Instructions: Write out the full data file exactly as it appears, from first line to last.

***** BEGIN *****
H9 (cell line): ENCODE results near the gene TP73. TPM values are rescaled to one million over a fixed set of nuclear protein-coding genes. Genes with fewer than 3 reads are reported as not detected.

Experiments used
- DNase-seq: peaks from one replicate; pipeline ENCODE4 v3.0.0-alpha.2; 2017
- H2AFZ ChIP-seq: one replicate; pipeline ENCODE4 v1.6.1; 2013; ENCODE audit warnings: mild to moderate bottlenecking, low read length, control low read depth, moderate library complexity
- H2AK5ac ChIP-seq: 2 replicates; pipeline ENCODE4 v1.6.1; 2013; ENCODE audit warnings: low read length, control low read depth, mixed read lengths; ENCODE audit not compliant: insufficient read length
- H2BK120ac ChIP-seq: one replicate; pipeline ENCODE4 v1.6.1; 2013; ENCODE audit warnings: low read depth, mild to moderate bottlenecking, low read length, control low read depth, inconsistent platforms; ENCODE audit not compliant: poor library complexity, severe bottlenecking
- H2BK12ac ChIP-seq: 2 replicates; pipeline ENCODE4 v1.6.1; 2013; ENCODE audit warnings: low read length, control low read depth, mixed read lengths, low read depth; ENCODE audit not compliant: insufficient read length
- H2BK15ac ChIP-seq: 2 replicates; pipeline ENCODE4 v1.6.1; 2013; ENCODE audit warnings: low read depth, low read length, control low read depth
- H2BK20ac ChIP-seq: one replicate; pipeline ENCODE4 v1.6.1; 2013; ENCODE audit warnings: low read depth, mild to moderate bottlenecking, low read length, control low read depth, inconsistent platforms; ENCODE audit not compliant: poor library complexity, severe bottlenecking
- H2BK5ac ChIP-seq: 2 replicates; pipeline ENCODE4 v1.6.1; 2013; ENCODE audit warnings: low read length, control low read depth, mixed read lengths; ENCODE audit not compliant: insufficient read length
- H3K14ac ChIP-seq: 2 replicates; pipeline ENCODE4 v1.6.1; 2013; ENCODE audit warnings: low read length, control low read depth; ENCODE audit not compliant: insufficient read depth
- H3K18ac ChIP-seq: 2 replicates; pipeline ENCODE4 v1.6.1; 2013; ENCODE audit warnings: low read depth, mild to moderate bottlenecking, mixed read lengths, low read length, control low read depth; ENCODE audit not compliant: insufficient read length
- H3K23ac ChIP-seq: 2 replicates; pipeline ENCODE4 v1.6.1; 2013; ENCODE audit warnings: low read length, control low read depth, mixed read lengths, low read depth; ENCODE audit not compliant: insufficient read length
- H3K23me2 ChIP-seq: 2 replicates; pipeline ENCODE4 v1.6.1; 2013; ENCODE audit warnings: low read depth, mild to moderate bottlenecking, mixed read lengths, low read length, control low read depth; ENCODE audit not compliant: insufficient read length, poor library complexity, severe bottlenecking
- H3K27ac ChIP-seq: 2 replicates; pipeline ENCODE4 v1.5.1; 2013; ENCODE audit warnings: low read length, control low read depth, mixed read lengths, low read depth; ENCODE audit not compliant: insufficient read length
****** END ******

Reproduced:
H9 (cell line): ENCODE results near the gene TP73. TPM values are rescaled to one million over a fixed set of nuclear protein-coding genes. Genes with fewer than 3 reads are reported as not detected.

Experiments used
- DNase-seq: peaks from one replicate; pipeline ENCODE4 v3.0.0-alpha.2; 2017
- H2AFZ ChIP-seq: one replicate; pipeline ENCODE4 v1.6.1; 2013; ENCODE audit warnings: mild to moderate bottlenecking, low read length, control low read depth, moderate library complexity
- H2AK5ac ChIP-seq: 2 replicates; pipeline ENCODE4 v1.6.1; 2013; ENCODE audit warnings: low read length, control low read depth, mixed read lengths; ENCODE audit not compliant: insufficient read length
- H2BK120ac ChIP-seq: one replicate; pipeline ENCODE4 v1.6.1; 2013; ENCODE audit warnings: low read depth, mild to moderate bottlenecking, low read length, control low read depth, inconsistent platforms; ENCODE audit not compliant: poor library complexity, severe bottlenecking
- H2BK12ac ChIP-seq: 2 replicates; pipeline ENCODE4 v1.6.1; 2013; ENCODE audit warnings: low read length, control low read depth, mixed read lengths, low read depth; ENCODE audit not compliant: insufficient read length
- H2BK15ac ChIP-seq: 2 replicates; pipeline ENCODE4 v1.6.1; 2013; ENCODE audit warnings: low read depth, low read length, control low read depth
- H2BK20ac ChIP-seq: one replicate; pipeline ENCODE4 v1.6.1; 2013; ENCODE audit warnings: low read depth, mild to moderate bottlenecking, low read length, control low read depth, inconsistent platforms; ENCODE audit not compliant: poor library complexity, severe bottlenecking
- H2BK5ac ChIP-seq: 2 replicates; pipeline ENCODE4 v1.6.1; 2013; ENCODE audit warnings: low read length, control low read depth, mixed read lengths; ENCODE audit not compliant: insufficient read length
- H3K14ac ChIP-seq: 2 replicates; pipeline ENCODE4 v1.6.1; 2013; ENCODE audit warnings: low read length, control low read depth; ENCODE audit not compliant: insufficient read depth
- H3K18ac ChIP-seq: 2 replicates; pipeline ENCODE4 v1.6.1; 2013; ENCODE audit warnings: low read depth, mild to moderate bottlenecking, mixed read lengths, low read length, control low read depth; ENCODE audit not compliant: insufficient read length
- H3K23ac ChIP-seq: 2 replicates; pipeline ENCODE4 v1.6.1; 2013; ENCODE audit warnings: low read length, control low read depth, mixed read lengths, low read depth; ENCODE audit not compliant: insufficient read length
- H3K23me2 ChIP-seq: 2 replicates; pipeline ENCODE4 v1.6.1; 2013; ENCODE audit warnings: low read depth, mild to moderate bottlenecking, mixed read lengths, low read length, control low read depth; ENCODE audit not compliant: insufficient read length, poor library complexity, severe bottlenecking
- H3K27ac ChIP-seq: 2 replicates; pipeline ENCODE4 v1.5.1; 2013; ENCODE audit warnings: low read length, control low read depth, mixed read lengths, low read depth; ENCODE audit not compliant: insufficient read length